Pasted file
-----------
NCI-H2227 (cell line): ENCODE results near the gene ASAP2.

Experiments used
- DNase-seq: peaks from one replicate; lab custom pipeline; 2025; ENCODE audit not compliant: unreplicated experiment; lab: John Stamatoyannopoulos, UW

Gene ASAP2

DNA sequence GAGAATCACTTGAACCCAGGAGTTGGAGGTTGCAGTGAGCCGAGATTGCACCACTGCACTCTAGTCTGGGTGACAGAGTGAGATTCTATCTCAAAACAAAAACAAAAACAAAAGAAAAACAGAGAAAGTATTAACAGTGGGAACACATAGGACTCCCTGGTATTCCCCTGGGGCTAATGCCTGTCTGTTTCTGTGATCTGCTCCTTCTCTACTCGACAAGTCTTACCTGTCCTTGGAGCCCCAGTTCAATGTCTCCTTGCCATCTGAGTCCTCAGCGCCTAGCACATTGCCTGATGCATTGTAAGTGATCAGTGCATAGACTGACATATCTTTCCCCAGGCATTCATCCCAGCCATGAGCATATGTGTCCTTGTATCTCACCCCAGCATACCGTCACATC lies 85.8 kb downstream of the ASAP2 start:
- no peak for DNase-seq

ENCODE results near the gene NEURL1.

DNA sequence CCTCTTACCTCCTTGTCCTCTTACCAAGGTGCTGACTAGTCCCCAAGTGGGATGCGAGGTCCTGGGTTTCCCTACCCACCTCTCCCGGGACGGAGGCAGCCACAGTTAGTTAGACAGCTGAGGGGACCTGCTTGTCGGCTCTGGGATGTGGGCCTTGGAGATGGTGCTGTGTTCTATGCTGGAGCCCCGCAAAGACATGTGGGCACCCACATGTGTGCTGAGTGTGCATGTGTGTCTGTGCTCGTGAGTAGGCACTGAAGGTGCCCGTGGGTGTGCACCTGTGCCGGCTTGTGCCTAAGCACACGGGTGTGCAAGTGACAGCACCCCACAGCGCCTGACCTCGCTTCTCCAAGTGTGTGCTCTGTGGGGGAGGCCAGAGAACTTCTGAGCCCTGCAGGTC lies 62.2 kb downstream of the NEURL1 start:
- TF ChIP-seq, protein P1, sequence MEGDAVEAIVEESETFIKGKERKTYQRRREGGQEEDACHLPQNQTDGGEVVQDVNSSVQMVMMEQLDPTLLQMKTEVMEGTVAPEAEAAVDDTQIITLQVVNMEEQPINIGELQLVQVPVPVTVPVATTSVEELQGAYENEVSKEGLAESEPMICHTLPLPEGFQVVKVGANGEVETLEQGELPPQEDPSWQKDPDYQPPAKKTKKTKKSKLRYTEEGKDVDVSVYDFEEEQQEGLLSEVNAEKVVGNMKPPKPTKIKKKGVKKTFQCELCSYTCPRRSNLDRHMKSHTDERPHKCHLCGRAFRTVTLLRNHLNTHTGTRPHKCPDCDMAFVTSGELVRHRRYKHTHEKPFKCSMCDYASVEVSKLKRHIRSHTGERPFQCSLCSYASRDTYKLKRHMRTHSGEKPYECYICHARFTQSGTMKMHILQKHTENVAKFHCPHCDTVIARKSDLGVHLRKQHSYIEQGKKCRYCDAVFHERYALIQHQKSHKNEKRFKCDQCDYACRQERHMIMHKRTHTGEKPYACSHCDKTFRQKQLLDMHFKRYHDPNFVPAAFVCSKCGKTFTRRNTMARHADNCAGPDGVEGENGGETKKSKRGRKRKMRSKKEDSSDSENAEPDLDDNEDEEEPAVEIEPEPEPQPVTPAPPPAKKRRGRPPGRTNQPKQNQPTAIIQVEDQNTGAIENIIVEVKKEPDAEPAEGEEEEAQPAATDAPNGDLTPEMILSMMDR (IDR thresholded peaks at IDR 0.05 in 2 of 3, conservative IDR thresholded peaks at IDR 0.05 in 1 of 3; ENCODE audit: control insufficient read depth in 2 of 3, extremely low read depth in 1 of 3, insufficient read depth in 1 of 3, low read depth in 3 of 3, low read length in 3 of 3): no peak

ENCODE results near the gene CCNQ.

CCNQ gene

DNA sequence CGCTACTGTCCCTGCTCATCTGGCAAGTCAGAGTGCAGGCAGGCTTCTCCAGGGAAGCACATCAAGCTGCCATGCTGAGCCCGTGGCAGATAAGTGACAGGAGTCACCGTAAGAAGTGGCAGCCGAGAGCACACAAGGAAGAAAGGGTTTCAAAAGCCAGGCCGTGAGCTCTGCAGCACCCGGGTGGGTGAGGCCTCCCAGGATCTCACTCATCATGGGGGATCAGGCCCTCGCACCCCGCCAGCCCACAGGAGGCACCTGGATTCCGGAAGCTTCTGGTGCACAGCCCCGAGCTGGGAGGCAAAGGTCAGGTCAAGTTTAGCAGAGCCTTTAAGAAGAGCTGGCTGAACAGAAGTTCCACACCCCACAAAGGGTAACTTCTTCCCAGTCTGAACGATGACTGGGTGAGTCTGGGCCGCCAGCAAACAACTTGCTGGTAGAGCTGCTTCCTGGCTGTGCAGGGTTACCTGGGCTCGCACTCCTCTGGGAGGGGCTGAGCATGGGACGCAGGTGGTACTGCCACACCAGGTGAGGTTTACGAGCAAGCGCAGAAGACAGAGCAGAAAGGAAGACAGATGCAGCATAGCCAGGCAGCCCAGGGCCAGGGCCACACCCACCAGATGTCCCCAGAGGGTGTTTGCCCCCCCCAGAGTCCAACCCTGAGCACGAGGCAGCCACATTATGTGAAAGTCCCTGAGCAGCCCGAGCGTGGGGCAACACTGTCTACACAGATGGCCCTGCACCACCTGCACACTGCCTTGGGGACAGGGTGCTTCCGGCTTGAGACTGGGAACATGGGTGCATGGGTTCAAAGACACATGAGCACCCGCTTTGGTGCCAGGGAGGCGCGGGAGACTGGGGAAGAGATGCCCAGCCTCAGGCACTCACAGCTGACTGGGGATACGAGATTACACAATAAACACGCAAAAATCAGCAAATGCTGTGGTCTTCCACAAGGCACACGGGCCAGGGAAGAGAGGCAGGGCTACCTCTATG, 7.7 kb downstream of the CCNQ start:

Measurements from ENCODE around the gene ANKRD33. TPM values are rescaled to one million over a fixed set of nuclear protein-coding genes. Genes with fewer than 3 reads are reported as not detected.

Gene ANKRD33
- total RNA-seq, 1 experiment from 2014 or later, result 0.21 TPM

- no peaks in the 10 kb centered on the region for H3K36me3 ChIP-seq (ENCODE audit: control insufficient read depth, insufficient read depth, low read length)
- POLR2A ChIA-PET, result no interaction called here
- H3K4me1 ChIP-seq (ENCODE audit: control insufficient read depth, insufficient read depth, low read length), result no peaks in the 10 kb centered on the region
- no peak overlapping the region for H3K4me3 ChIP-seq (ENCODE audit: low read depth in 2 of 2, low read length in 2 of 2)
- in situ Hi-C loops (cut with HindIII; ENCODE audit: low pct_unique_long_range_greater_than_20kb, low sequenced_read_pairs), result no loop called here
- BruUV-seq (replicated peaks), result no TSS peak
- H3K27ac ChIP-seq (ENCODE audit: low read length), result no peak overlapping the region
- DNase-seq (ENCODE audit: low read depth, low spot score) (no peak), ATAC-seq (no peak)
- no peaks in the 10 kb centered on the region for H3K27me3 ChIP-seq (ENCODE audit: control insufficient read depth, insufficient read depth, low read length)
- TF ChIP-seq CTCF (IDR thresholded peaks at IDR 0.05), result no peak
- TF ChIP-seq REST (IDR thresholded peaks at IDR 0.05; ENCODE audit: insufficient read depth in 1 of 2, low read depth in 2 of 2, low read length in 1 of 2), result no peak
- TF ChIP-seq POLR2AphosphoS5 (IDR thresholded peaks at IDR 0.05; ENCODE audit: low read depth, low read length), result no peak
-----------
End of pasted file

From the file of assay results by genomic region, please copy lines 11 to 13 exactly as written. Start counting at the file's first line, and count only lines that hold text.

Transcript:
CCNQ gene

DNA sequence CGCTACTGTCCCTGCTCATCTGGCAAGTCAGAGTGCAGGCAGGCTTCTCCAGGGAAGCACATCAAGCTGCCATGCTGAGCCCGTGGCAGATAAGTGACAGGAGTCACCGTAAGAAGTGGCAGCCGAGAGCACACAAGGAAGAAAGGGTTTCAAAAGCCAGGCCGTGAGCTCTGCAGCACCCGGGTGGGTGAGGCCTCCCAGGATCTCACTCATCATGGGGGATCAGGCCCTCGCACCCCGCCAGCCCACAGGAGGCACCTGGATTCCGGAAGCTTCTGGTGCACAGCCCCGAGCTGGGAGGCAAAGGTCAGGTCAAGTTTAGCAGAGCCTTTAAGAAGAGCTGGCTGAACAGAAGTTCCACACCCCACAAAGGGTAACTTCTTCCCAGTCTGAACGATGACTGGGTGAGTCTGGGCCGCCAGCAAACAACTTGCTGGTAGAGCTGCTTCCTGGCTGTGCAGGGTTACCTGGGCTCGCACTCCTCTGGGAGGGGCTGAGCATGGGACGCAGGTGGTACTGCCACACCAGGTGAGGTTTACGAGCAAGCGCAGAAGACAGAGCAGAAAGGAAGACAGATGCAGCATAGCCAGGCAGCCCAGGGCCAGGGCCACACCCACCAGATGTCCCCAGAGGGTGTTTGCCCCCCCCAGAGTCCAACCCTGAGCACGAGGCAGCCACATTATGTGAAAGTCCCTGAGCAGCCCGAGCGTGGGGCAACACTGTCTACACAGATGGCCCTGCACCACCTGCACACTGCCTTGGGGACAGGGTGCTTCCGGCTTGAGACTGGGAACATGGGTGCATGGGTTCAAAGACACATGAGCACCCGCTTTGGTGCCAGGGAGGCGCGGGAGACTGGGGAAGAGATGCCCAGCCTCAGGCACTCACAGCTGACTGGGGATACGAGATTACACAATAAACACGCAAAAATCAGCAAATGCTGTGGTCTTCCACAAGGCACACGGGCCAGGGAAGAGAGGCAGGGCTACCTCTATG, 7.7 kb downstream of the CCNQ start:

Measurements from ENCODE around the gene ANKRD33. TPM values are rescaled to one million over a fixed set of nuclear protein-coding genes. Genes with fewer than 3 reads are reported as not detected.